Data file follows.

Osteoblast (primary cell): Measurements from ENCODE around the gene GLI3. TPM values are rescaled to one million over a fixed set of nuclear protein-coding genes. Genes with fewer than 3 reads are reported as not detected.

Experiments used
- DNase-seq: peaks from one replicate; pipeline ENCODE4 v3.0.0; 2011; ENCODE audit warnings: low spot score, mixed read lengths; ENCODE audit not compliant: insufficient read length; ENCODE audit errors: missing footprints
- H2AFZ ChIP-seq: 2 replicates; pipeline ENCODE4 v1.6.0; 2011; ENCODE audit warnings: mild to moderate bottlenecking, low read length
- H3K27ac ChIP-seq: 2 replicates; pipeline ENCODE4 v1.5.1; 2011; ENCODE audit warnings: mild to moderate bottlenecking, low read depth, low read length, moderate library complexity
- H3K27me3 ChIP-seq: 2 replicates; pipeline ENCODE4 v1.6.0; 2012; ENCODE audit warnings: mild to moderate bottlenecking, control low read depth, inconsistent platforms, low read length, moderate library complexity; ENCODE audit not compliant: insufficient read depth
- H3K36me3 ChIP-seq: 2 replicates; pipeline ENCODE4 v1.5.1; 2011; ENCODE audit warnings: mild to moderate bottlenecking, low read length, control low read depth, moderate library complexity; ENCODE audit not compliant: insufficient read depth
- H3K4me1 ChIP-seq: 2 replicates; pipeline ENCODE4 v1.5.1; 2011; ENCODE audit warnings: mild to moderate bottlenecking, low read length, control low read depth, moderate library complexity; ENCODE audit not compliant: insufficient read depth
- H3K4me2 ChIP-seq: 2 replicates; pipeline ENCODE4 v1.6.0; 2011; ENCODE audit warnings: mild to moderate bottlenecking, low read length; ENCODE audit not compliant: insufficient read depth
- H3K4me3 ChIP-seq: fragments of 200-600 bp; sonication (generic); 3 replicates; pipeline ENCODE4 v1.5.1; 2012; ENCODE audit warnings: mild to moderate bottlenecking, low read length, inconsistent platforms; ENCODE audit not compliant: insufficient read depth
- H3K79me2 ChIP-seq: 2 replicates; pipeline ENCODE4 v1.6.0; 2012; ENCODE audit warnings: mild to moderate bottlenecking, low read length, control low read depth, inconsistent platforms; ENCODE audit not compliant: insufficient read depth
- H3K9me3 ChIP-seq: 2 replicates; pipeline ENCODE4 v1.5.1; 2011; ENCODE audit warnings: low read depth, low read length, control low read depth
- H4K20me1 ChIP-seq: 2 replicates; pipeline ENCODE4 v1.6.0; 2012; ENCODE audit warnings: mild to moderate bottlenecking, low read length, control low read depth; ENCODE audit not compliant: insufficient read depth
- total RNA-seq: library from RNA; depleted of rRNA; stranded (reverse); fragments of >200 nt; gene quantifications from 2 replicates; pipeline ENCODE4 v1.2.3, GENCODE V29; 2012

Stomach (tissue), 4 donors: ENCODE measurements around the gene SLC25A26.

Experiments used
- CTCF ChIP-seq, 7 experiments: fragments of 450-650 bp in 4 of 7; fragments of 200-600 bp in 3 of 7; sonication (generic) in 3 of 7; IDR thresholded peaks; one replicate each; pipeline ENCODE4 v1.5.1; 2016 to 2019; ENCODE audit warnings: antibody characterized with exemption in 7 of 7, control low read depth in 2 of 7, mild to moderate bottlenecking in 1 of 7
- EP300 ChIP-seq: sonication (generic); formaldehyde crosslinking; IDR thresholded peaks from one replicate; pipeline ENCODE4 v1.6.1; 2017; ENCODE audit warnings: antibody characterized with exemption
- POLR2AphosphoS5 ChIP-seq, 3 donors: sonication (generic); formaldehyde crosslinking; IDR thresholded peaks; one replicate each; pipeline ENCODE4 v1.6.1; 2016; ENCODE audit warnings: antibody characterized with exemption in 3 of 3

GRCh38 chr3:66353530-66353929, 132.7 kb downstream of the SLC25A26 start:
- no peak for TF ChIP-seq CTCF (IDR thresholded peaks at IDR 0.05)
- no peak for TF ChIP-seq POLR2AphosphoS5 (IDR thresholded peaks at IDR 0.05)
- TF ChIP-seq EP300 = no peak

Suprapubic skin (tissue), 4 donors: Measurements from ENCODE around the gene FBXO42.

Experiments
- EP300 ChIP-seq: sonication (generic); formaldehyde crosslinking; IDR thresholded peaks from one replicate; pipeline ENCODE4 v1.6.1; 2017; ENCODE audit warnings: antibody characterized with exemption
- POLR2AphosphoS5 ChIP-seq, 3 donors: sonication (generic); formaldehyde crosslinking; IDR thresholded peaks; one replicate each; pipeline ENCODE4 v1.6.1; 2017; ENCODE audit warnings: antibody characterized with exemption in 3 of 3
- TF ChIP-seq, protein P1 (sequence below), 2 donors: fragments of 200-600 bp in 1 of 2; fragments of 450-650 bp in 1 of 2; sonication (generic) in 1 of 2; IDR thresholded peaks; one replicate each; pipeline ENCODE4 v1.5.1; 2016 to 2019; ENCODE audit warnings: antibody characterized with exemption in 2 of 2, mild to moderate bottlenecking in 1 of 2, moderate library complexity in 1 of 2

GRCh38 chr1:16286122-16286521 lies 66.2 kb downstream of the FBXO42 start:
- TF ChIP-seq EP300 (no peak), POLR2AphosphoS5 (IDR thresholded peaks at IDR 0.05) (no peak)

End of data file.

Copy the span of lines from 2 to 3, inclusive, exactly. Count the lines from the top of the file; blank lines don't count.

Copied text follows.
Experiments used
- DNase-seq: peaks from one replicate; pipeline ENCODE4 v3.0.0; 2011; ENCODE audit warnings: low spot score, mixed read lengths; ENCODE audit not compliant: insufficient read length; ENCODE audit errors: missing footprints